Tennessee Drag Ban Law: Judge Temporarily Blocks Law
A federal judge in Tennessee on Friday temporarily suspended the state’s new law that criminalizes certain drag performances, hours before it goes into effect.
Judge Thomas Parker cited constitutional protections for free speech in issuing a temporary restraining order.
“If Tennessee wishes to exercise its policing power in restricting speech it considers obscene, it must do so within the bounds and framework of the United States Constitution,” Parker wrote.
“The Court finds that, as it stands, the record here suggests that when the Legislature passed this statute, it missed the mark,” he wrote.
Governor Bill Lee, a Republican, signed the new bill into law on March 2. It was to come into effect on Saturday.
The first law of its kind prohibits “adult cabaret entertainment” on public property or in places where it could be viewed by a minor.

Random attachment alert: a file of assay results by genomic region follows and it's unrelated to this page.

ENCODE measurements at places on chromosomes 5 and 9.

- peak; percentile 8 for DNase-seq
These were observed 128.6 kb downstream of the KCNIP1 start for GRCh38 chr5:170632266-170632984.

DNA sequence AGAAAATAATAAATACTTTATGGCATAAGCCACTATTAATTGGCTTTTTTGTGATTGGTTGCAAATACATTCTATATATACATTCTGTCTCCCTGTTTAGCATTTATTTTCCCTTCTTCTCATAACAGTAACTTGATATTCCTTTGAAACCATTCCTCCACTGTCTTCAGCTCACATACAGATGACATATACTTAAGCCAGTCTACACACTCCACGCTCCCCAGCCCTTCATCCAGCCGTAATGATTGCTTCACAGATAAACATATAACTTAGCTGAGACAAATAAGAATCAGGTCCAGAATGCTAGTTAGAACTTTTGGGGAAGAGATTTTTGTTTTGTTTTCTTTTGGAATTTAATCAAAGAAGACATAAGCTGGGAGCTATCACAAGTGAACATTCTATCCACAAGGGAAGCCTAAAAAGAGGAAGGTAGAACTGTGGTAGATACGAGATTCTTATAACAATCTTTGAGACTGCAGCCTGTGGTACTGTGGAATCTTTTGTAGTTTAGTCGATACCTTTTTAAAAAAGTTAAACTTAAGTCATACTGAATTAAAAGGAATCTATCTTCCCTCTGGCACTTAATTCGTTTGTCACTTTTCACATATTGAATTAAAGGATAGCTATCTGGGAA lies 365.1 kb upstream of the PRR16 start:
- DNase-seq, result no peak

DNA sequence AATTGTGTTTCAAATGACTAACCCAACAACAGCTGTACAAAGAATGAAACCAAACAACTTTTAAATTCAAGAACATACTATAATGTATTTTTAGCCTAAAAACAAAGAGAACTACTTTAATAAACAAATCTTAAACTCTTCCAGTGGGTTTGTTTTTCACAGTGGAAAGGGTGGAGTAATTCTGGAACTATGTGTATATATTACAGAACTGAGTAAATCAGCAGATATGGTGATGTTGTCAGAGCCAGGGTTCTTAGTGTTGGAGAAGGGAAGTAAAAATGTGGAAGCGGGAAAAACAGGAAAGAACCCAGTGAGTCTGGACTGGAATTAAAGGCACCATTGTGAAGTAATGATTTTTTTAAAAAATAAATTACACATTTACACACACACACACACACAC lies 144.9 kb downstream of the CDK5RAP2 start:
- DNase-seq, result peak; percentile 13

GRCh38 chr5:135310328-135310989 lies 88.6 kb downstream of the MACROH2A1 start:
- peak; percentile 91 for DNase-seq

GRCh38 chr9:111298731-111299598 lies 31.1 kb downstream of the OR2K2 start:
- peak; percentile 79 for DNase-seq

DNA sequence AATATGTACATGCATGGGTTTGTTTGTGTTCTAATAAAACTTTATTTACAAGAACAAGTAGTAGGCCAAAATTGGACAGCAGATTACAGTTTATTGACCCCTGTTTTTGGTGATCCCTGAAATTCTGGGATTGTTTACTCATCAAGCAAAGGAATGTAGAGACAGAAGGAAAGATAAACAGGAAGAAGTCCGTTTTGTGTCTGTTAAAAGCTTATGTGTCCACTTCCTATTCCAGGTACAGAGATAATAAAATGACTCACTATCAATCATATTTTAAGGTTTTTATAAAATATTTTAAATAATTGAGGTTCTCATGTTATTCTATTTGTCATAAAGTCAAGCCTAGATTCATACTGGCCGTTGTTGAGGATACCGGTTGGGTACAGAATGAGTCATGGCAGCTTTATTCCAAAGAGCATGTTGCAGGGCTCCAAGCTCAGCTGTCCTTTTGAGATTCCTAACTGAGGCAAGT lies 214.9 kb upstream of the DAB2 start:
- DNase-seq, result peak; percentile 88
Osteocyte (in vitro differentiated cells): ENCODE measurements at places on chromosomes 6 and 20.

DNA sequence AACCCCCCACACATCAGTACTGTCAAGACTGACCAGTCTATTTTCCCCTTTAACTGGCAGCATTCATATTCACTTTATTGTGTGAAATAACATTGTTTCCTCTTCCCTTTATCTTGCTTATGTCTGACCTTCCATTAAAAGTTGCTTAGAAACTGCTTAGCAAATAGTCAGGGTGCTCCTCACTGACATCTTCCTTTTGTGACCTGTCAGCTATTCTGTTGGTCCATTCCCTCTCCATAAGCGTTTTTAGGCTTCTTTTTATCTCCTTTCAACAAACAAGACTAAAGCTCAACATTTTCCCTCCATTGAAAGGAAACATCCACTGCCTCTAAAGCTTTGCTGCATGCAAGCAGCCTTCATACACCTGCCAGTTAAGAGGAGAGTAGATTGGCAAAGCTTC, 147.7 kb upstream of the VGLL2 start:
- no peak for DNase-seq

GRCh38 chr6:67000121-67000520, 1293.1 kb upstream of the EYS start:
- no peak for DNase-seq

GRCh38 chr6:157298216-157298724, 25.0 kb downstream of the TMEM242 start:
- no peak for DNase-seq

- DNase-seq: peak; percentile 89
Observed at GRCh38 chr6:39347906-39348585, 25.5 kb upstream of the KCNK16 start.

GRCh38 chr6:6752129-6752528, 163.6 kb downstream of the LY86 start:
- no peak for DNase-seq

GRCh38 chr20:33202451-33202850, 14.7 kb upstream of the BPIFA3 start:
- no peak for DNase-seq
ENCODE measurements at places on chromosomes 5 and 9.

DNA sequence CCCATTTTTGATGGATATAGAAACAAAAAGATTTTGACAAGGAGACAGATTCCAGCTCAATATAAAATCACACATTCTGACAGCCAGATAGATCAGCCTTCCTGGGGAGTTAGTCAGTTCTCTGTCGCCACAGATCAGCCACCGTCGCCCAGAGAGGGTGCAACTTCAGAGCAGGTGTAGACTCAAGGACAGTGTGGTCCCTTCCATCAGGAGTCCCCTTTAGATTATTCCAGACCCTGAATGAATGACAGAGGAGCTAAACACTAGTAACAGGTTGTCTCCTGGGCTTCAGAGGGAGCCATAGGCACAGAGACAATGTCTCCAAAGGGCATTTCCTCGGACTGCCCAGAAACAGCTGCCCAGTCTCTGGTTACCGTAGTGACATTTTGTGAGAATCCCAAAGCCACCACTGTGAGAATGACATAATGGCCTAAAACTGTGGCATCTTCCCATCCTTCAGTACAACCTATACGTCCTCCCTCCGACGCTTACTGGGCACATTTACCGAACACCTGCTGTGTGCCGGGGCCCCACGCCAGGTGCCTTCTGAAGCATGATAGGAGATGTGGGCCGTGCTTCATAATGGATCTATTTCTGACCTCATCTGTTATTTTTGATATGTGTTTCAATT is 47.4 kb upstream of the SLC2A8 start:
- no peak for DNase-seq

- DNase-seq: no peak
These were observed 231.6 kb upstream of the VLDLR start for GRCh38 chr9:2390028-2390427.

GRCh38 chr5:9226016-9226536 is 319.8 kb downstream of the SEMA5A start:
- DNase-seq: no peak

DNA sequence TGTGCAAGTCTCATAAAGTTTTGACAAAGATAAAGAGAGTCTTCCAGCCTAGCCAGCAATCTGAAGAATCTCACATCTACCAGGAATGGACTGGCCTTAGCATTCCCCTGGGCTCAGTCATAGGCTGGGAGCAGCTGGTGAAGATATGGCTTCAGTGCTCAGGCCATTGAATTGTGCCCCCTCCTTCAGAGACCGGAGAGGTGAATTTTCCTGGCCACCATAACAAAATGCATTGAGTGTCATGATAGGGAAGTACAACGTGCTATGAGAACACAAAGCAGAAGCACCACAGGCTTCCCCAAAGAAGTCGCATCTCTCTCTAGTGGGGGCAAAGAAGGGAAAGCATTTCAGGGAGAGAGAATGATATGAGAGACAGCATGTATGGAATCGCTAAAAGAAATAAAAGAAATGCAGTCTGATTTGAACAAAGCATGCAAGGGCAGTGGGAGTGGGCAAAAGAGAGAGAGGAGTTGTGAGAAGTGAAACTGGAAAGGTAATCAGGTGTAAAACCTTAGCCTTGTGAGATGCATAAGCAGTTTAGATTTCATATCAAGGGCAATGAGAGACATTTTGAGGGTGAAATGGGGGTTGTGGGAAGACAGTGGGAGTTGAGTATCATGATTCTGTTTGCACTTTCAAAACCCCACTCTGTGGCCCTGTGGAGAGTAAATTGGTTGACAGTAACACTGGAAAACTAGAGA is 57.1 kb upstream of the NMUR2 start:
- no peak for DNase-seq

The law has sometimes been referred to as a slip ban.
Friends of George’s, Inc., which is a Memphis-based LGBTQ theater company, sued the law and called it unconstitutional.
“This law threatens to force a theater troupe into a nightclub because Tennessee lawmakers believe they have the right to make up their own minds about the introduction of the law,” argues the troupe. theater in his complaint. “The plaintiff’s other option is to proceed as planned, knowing that the Friends of George drag performers could face criminal, if not criminal, charges.”
Proponents say the law protects children from exposure to inappropriate entertainment.
The state attorney general’s office, as well as an attorney with the office listed as representing Lee and Tennessee in the lawsuit, did not immediately respond to requests for comment Friday evening.
George’s friends tweeted that the restraining order was the first step in an ongoing battle.
“We won because it’s bad law,” Mark Campbell, chairman of Friends of George’s board, said in a statement. He said the group is looking forward to their day in court.